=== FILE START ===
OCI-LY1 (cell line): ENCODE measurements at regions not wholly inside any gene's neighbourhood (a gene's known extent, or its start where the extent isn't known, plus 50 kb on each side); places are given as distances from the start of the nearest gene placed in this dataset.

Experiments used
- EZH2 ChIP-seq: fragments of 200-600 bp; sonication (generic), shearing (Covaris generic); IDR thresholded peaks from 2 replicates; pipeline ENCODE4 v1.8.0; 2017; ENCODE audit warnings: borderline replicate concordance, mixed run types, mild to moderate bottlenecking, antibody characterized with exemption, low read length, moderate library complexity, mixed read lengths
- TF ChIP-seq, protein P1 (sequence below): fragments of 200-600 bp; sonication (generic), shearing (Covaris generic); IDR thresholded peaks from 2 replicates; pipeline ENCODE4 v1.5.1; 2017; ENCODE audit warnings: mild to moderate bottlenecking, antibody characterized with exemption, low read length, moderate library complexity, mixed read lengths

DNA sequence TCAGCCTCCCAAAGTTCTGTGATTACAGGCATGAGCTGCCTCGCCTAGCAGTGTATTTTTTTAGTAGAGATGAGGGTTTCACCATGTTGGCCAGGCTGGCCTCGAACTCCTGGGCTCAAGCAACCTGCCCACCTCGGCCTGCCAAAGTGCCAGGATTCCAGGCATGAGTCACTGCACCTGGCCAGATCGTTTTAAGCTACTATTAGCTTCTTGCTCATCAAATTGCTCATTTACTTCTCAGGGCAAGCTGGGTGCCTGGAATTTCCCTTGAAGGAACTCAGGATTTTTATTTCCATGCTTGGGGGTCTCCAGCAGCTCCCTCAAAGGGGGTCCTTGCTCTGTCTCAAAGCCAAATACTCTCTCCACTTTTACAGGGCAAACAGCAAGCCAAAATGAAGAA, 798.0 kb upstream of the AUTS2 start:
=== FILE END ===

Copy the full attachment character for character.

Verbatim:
OCI-LY1 (cell line): ENCODE measurements at regions not wholly inside any gene's neighbourhood (a gene's known extent, or its start where the extent isn't known, plus 50 kb on each side); places are given as distances from the start of the nearest gene placed in this dataset.

Experiments used
- EZH2 ChIP-seq: fragments of 200-600 bp; sonication (generic), shearing (Covaris generic); IDR thresholded peaks from 2 replicates; pipeline ENCODE4 v1.8.0; 2017; ENCODE audit warnings: borderline replicate concordance, mixed run types, mild to moderate bottlenecking, antibody characterized with exemption, low read length, moderate library complexity, mixed read lengths
- TF ChIP-seq, protein P1 (sequence below): fragments of 200-600 bp; sonication (generic), shearing (Covaris generic); IDR thresholded peaks from 2 replicates; pipeline ENCODE4 v1.5.1; 2017; ENCODE audit warnings: mild to moderate bottlenecking, antibody characterized with exemption, low read length, moderate library complexity, mixed read lengths

DNA sequence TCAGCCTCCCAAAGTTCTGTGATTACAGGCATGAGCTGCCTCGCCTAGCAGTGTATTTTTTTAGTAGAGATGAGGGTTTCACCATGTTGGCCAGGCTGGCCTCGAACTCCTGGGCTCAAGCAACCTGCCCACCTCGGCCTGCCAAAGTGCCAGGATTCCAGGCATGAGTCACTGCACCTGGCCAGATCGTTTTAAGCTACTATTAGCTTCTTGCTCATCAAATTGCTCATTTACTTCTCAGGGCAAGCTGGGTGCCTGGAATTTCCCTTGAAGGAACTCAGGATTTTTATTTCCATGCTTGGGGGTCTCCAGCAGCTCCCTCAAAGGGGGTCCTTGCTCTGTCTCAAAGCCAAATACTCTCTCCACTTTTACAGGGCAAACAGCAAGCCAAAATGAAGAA, 798.0 kb upstream of the AUTS2 start: